Similar war powers resolution in Senate faces an uphill climb
The House approves a measure aimed at limiting President Trump’s ability to take military action against Iran without Congress’ OK.
WASHINGTON — Reigniting a debate over who has the power to declare war, the Democraticcontrolled House on Thursday approved a resolution asserting that President Donald Trump must seek approval from Congress before engaging in further military action against Iran.
The war powers resolution is not binding on the president and would not require his signature. But House Speaker Nancy Pelosi nonetheless insisted it “has real teeth” because “it is a statement of the Congress of the United States.”
The measure will “protect American lives and values” by limiting Trump’s military actions, Pelosi said. “The administration must de-escalate and must prevent further violence.”
The House passed the measure, 224-194, with almost no Republican support. A similar proposal by Sen. Tim Kaine, D-Va., faces an uphill fight in the GOPrun Senate. Kaine’s efforts received a boost Thursday as Republican Sen. Todd Young of Indiana, an ex-Marine, said he might support the war powers measure. Two other Republican senators said Wednesday they would back Kaine’s plan.
“We are members of a separate and distinct branch of government. It is our duty not to take anyone’s word for things as we are dealing with matters of life and death,” Young said, adding that he wished Trump administration officials had provided more intelligence information during a briefing Wednesday on a U.S. drone strike that killed a top Iranian general.
Pelosi, in announcing the House vote, called the killing of Gen. Qassem Soleimani “provocative and disproportionate.”
Louisiana Rep. Steve Scalise, the No. 2 House Republican, denounced the Democratic measure as little more than “a news release designed to attack President Trump,” while House Minority Leader Kevin McCarthy of California called it a “meaningless vote” on a measure that will never be sent to the president or “limit his constitutional authority to defend the American people.”
The House vote came a day after the Trump administration briefed lawmakers on its actions in Iran. Democrats and several Republicans called the briefings inadequate, adding that officials did not provide enough details about why the attack was justified.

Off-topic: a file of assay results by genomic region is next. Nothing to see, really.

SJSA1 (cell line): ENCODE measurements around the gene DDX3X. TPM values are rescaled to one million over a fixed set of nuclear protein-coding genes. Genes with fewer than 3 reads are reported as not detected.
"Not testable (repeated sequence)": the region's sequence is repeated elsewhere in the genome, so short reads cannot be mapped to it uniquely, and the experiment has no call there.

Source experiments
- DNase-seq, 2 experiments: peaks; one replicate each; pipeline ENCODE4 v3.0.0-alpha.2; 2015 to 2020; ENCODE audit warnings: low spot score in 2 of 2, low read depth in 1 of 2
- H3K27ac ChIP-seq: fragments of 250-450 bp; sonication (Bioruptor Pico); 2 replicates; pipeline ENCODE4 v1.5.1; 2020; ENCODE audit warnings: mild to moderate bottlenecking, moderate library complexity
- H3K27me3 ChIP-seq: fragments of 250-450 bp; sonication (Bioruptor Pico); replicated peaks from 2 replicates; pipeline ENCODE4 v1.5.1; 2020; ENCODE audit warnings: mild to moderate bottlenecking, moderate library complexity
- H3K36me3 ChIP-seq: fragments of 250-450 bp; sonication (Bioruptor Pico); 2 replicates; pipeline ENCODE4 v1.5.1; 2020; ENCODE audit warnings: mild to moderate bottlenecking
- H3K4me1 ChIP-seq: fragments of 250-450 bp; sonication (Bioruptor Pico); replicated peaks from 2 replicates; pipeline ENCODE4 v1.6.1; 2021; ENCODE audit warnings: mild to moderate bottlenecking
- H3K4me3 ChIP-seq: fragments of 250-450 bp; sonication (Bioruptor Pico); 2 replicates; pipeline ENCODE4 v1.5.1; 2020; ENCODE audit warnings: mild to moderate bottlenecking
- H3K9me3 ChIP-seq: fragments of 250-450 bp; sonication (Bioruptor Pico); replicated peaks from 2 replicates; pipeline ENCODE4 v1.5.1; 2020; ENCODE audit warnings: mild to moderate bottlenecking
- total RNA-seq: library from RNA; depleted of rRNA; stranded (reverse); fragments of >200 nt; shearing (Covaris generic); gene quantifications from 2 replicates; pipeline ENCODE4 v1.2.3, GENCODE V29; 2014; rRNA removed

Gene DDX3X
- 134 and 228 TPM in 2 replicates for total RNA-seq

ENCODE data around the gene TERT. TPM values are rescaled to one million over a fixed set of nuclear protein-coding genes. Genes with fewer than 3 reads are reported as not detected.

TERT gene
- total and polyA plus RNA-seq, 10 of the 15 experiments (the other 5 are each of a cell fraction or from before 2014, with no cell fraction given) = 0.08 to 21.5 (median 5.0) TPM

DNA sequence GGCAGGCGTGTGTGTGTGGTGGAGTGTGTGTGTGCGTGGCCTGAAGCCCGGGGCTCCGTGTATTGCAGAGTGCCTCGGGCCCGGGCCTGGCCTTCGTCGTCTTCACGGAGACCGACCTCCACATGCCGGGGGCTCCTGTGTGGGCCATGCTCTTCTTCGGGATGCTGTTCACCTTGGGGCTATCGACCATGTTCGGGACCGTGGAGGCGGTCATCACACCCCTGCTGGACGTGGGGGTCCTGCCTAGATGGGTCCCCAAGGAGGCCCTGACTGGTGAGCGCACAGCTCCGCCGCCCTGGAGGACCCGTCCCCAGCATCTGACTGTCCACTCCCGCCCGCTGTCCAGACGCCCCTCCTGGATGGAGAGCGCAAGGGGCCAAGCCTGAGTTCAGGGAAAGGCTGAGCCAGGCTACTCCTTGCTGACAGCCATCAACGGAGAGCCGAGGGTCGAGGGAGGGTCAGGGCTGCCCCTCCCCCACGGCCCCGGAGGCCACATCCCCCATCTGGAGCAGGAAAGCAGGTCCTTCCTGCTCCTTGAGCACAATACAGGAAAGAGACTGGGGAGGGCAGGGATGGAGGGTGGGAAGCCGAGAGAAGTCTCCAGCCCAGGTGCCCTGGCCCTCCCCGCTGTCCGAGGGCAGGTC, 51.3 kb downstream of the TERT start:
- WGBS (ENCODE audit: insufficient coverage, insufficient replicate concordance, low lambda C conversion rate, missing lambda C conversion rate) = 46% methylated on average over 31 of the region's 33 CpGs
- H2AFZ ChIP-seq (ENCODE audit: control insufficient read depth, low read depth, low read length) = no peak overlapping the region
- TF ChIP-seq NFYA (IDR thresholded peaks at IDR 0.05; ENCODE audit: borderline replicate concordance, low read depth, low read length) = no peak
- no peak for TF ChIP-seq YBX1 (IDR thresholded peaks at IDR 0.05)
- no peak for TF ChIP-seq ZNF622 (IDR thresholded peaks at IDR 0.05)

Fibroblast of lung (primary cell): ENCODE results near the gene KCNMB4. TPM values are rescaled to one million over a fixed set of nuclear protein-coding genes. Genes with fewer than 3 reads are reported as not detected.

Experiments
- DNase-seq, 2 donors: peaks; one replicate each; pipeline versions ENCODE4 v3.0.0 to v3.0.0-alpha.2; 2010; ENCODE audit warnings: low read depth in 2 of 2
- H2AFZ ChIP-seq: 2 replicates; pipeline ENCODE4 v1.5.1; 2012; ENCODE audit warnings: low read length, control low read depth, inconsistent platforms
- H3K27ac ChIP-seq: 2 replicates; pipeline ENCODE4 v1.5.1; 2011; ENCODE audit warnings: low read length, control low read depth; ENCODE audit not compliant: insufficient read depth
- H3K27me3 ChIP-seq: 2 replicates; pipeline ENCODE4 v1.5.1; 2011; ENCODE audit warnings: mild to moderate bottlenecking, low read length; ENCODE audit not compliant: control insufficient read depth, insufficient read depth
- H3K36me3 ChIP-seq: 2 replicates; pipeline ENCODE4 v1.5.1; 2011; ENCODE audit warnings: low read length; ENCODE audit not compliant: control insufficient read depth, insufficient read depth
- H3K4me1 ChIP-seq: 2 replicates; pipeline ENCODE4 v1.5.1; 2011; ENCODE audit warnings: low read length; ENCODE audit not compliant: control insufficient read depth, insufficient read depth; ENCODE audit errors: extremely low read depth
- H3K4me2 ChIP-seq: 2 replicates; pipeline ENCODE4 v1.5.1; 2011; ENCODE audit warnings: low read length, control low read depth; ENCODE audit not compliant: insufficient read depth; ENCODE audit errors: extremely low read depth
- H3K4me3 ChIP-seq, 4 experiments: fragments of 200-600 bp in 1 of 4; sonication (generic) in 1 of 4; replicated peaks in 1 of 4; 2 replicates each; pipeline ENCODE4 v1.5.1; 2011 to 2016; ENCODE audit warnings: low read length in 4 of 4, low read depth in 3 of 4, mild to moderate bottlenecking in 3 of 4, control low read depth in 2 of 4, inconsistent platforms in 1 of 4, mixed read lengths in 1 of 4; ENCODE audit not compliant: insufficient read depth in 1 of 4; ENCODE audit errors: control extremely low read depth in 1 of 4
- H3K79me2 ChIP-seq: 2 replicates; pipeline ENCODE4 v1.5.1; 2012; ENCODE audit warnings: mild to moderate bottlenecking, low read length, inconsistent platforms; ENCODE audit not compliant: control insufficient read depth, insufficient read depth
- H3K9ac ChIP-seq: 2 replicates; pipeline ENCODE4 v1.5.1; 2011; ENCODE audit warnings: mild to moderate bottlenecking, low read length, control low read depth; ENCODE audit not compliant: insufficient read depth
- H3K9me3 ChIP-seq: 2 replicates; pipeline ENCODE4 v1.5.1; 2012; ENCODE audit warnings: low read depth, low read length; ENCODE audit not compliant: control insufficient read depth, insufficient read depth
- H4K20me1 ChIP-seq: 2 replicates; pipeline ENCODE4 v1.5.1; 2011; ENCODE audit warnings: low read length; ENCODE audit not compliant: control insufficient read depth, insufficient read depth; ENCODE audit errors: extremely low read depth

Vice President Mike Pence said Thursday that Soleimani “was traveling the region making plans to bring an attack against American personnel and American forces.”
He said it was not possible to share full details of the intelligence with lawmakers.
“When it comes to intelligence we have to protect sources and methods, there’s only certain amount we can share with every member of Congress,” Pence said on ABC’s “Good Morning America.” “But those of us who have seen all the evidence know that there was a compelling case of imminent threat against American personnel.”
Trump said Thursday that he “had calls from numerous senators and numerous congressmen and women saying it was the greatest presentation they’ve ever had.”
Referring to criticism by GOP Sens. Mike Lee and Rand Paul, Trump said: “They want information that honestly I think is very hard to get. It really had to do with sources and information that we had that really should remain at a very high level.”
Lee, a conservative from Utah, said the briefing by Secretary of State Mike Pompeo and other officials was “probably the worst briefing I’ve seen, at least on a military issue,” in the nine years he has served in the Senate.
Paul, of Kentucky, said administration officials justified killing Soleimani based on the 2002 authorization of force in Iraq. “That is absurd. That’s an insult,” he said.
Pelosi scheduled the House vote after Iran retaliated for the Soleimani killing by launching missiles at two military bases in Iraq that house U.S. troops. No casualties were reported.
The five-page resolution says “Congress hereby directs the President to terminate the use of United States Armed Forces to engage in hostilities in or against Iran or any part of its government or military“unless Congress declares war on that country or enacts legislation authorizing use of force to prevent an attack on the U.S. and its forces.
The resolution’s sponsor, Rep. Elissa Slotkin, D-Mich., said it is intended to “make clear that if the president wants to take us to war, he must get authorization from Congress.”
If loved ones are going to be sent to fight in a protracted war, “the president owes the American people a public conversation about why, and for what ends,” said Slotkin, a former CIA analyst and Pentagon official who served in Iraq.
Trump did not consult with congressional leaders ahead of the attack that killed Soleimani and afterward sent Congress a notification explaining the rationale, but kept it classified.
Ahead of Thursday’s vote, Trump, who campaigned on removing the U.S. military from foreign wars, suggested that NATO should be expanded to include nations in the Middle East. He even suggested a new name for the 70-year-old alliance: “NATOME” short for NATO-Middle East.
Speaking to reporters at the White House during an unrelated event, Trump also said he wants to see more NATO troops in the Middle East because problems there are international in scope.
Rep. Ilhan Omar speaks Thursday in Washington. A war powers resolution passed in the House, 224-194.